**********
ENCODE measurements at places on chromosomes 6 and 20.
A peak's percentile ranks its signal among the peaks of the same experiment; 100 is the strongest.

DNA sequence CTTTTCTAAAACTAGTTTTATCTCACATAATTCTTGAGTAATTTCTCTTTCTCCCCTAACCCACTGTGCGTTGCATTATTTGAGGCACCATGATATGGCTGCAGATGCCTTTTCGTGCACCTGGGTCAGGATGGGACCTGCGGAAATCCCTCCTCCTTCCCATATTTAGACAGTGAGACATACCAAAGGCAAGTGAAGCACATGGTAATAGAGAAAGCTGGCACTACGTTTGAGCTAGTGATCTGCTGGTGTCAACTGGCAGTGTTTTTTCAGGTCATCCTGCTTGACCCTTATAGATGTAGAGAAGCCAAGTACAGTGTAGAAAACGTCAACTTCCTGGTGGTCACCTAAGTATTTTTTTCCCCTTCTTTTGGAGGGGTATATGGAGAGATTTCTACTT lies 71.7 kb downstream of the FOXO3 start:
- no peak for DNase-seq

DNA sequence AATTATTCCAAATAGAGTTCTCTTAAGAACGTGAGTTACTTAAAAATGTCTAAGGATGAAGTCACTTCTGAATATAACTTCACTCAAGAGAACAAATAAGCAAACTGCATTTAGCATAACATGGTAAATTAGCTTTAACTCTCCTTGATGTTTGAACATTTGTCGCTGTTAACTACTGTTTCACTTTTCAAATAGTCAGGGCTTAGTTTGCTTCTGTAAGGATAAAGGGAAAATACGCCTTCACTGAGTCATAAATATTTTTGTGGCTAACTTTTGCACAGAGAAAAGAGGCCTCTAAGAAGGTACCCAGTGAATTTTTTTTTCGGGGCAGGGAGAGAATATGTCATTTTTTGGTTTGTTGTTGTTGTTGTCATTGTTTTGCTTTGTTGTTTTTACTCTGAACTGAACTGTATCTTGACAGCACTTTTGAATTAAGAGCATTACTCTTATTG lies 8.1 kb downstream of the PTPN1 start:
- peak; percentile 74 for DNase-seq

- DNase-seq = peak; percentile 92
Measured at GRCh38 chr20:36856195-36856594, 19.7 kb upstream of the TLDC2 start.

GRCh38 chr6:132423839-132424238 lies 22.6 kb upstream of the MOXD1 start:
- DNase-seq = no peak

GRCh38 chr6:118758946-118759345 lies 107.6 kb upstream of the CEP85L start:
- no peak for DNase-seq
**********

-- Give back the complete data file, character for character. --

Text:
ENCODE measurements at places on chromosomes 6 and 20.
A peak's percentile ranks its signal among the peaks of the same experiment; 100 is the strongest.

DNA sequence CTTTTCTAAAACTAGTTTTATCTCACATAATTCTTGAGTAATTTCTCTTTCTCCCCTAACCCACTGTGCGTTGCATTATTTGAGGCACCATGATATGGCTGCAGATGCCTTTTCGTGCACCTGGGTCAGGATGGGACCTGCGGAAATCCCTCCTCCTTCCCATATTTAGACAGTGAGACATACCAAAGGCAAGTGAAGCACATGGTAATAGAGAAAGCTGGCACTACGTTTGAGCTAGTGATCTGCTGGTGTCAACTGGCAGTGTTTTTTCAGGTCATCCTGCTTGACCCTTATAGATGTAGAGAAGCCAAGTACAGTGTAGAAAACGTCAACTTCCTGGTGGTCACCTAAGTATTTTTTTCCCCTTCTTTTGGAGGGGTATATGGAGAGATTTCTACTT lies 71.7 kb downstream of the FOXO3 start:
- no peak for DNase-seq

DNA sequence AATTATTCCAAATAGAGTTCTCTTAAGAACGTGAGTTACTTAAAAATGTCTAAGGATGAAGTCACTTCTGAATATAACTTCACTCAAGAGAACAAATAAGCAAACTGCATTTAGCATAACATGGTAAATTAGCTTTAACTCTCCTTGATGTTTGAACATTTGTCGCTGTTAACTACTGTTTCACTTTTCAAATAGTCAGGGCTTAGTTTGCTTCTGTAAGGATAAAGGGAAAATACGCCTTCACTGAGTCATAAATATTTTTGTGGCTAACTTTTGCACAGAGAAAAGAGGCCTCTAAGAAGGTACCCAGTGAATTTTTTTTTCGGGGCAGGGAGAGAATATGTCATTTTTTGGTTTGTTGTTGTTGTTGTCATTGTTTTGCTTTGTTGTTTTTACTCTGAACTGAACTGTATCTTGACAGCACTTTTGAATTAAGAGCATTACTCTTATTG lies 8.1 kb downstream of the PTPN1 start:
- peak; percentile 74 for DNase-seq

- DNase-seq = peak; percentile 92
Measured at GRCh38 chr20:36856195-36856594, 19.7 kb upstream of the TLDC2 start.

GRCh38 chr6:132423839-132424238 lies 22.6 kb upstream of the MOXD1 start:
- DNase-seq = no peak

GRCh38 chr6:118758946-118759345 lies 107.6 kb upstream of the CEP85L start:
- no peak for DNase-seq